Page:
Even before the Bernard Madoff scandal made it a regulatory priority, investors were increasingly concerned about the amount of information disclosed by hedge funds.
The Edhec poll, conducted last summer, found that four in five hedge fund managers and investors believe that liquidity risk is not sufficiently captured by hedge fund reporting. The respondents also said there is a correlation between the quality of hedge fund reporting and the quality of the hedge fund itself.
The French business school also found profound areas of disagreement between hedge funds and funds of funds on one side, and their clients on the other. Managers believe that information on risk-adjusted returns is what investors are looking for. Not so: Investors say they are most interested in past returns and information on extreme risks.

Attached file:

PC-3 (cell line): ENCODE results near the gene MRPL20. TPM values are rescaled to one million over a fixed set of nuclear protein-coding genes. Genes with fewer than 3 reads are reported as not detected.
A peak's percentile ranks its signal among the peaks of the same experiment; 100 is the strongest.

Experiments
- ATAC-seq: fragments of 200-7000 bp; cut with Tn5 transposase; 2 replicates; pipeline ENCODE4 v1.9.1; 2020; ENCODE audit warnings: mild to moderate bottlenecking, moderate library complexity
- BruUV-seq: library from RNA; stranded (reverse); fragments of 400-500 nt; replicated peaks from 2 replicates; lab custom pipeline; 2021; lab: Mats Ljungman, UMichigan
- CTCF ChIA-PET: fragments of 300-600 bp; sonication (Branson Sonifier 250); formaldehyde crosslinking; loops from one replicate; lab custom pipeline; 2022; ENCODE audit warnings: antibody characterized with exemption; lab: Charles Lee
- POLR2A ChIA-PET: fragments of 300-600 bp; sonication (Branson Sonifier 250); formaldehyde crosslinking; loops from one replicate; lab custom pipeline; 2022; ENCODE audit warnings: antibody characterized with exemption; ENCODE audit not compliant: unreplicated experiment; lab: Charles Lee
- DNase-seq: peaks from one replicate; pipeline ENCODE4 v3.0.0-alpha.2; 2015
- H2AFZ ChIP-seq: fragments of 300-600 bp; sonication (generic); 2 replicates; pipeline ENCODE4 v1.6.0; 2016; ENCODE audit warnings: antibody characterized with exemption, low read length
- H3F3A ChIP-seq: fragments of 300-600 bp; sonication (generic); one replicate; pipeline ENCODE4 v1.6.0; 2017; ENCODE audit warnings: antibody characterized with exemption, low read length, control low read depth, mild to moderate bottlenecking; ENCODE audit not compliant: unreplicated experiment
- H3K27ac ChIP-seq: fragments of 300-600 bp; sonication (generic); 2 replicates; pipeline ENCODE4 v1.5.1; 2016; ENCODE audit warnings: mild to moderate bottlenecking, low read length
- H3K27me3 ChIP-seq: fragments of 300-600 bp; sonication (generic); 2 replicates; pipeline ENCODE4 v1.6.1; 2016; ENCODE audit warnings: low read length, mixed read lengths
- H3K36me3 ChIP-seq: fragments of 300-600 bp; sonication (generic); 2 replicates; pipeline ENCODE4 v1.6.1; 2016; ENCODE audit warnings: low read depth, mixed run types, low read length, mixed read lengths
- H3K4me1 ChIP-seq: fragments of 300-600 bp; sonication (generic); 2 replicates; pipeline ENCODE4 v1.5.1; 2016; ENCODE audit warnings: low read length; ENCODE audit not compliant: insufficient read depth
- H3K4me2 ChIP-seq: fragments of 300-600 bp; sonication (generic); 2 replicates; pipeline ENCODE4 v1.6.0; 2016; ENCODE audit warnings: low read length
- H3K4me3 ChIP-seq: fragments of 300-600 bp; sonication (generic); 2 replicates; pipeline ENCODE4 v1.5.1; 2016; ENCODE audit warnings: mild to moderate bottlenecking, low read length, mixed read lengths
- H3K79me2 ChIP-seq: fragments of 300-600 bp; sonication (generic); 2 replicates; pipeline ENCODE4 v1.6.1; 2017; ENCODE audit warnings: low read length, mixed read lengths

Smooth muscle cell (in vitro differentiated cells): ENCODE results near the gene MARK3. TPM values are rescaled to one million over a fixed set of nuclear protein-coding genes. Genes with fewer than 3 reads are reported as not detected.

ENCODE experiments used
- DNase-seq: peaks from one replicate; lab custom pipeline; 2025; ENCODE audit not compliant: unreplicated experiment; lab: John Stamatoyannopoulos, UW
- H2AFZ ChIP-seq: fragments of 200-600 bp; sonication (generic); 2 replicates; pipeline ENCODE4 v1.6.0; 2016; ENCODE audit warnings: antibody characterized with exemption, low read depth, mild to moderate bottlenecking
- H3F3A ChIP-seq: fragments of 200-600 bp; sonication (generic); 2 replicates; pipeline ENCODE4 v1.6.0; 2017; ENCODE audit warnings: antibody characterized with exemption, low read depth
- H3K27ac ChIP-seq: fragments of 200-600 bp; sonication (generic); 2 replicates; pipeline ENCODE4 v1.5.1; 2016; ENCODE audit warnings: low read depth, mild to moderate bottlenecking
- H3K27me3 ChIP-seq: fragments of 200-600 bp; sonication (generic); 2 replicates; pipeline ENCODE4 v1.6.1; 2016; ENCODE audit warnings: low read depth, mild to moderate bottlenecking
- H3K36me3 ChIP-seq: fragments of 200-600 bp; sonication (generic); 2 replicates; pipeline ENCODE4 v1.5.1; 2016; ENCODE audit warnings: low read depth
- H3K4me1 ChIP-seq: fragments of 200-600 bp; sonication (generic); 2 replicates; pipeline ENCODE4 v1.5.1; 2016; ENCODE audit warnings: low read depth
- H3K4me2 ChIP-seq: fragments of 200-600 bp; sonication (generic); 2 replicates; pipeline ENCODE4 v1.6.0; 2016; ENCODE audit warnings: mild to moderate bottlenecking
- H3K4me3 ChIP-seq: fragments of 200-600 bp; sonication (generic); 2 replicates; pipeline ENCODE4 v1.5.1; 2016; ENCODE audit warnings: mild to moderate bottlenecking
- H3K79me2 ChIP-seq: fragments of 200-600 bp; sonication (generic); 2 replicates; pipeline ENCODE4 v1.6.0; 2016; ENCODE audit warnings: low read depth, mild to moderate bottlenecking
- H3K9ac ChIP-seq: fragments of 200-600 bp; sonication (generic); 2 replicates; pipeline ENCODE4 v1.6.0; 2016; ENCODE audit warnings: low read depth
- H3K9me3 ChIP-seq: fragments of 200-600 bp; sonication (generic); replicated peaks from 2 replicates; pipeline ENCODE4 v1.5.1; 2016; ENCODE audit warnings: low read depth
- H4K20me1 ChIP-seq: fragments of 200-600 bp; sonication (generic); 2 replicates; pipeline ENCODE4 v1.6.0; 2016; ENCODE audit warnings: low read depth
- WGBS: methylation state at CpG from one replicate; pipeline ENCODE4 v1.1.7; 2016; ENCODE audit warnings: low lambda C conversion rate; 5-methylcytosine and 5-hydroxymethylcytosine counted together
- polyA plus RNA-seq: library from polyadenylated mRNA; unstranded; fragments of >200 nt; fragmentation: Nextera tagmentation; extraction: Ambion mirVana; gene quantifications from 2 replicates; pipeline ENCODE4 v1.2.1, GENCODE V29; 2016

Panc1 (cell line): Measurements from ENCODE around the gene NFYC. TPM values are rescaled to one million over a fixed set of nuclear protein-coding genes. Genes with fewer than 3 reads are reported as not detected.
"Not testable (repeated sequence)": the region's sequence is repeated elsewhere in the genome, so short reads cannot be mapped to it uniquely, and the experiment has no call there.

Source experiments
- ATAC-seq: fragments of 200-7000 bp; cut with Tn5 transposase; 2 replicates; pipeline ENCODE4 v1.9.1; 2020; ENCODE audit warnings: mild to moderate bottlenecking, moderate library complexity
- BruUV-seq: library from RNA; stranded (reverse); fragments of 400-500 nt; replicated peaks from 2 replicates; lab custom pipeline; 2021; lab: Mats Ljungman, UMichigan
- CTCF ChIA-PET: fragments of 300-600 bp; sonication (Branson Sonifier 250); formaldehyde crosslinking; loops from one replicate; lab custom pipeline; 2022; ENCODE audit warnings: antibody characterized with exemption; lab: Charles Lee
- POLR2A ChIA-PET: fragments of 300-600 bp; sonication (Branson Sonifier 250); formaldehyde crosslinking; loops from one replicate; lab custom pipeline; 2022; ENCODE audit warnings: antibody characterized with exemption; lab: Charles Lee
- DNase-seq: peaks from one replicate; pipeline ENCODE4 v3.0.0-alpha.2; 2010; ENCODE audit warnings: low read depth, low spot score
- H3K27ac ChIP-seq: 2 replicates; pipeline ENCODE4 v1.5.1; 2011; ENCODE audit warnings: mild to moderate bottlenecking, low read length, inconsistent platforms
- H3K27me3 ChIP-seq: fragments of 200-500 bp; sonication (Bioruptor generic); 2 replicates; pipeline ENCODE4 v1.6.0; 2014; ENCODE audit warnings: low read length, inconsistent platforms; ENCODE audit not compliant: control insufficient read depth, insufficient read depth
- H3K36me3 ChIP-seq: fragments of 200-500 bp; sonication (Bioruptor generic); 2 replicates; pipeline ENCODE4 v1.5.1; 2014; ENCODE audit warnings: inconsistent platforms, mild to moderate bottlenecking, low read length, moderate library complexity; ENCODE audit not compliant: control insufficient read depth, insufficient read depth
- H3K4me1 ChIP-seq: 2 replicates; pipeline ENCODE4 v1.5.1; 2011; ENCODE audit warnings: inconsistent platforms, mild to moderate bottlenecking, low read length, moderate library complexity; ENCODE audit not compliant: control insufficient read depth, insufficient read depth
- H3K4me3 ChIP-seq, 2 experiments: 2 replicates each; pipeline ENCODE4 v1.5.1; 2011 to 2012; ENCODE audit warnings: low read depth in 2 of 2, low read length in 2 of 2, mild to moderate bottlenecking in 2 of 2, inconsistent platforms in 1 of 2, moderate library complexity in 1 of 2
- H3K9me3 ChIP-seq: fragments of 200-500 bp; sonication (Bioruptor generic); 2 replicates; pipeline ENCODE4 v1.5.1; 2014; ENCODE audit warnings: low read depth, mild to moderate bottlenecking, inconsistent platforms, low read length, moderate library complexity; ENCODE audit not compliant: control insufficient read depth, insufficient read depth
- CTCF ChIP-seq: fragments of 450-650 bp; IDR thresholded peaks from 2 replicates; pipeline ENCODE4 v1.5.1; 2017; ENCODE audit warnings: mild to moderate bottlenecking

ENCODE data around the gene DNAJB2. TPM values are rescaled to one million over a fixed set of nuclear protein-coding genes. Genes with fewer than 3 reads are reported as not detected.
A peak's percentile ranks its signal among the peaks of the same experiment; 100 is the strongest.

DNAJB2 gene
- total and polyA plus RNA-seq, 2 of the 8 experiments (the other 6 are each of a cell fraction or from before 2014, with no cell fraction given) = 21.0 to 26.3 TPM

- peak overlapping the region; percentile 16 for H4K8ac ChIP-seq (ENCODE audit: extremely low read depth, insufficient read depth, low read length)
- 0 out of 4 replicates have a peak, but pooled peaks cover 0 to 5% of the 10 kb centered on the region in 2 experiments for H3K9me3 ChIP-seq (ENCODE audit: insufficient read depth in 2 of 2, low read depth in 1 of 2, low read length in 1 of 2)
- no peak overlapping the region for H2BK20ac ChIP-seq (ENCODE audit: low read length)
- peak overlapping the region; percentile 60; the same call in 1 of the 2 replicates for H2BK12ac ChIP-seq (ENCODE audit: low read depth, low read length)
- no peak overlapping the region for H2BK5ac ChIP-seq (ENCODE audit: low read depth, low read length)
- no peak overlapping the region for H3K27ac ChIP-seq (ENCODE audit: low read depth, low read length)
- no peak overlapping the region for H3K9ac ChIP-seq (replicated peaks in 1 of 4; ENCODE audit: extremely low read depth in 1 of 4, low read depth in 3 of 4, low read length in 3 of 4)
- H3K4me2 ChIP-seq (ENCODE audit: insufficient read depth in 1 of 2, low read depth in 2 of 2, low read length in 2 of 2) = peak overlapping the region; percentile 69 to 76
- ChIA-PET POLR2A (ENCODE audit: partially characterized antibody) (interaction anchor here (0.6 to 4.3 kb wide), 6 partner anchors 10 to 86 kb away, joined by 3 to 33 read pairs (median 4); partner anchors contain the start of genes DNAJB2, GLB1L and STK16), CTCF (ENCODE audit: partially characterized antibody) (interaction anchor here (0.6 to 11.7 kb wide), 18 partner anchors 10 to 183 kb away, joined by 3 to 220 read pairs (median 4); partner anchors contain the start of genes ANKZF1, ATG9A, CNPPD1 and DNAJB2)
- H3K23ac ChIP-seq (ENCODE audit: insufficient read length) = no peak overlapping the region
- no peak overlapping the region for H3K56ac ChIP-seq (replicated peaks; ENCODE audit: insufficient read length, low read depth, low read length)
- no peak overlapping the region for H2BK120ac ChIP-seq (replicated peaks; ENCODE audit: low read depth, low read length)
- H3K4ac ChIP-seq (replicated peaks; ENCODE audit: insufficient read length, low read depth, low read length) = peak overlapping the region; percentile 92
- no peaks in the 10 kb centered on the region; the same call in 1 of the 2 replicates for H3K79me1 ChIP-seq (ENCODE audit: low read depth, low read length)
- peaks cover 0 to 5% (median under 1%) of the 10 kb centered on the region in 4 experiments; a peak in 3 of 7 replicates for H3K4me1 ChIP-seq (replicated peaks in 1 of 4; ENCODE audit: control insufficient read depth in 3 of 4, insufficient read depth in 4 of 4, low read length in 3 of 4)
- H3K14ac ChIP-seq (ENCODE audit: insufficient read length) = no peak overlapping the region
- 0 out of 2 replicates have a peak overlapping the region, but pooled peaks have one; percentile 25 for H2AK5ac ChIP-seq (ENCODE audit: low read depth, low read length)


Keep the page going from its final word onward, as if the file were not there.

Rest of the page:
Nor did the poll find much faith in best-practices guidelines being promulgated by some industry groups.
The standards “rarely provide guidance on sound hedge fund disclosure,” the study said. “Many of the guidelines are vague and cover topics that are already standard disclosure.”
Edhec interviewed 214 hedge fund managers and investors for the survey.